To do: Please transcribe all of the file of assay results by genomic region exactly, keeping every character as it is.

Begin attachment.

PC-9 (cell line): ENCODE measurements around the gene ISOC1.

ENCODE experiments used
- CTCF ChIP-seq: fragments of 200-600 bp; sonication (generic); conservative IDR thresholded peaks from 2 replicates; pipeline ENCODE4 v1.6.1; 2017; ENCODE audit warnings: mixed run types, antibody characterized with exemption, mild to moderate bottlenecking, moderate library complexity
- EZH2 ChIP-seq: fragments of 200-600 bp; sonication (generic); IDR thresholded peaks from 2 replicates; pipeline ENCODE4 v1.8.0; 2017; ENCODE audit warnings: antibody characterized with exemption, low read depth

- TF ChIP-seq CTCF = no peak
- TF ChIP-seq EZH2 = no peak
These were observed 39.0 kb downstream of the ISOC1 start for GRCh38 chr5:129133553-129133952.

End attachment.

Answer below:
PC-9 (cell line): ENCODE measurements around the gene ISOC1.

ENCODE experiments used
- CTCF ChIP-seq: fragments of 200-600 bp; sonication (generic); conservative IDR thresholded peaks from 2 replicates; pipeline ENCODE4 v1.6.1; 2017; ENCODE audit warnings: mixed run types, antibody characterized with exemption, mild to moderate bottlenecking, moderate library complexity
- EZH2 ChIP-seq: fragments of 200-600 bp; sonication (generic); IDR thresholded peaks from 2 replicates; pipeline ENCODE4 v1.8.0; 2017; ENCODE audit warnings: antibody characterized with exemption, low read depth

- TF ChIP-seq CTCF = no peak
- TF ChIP-seq EZH2 = no peak
These were observed 39.0 kb downstream of the ISOC1 start for GRCh38 chr5:129133553-129133952.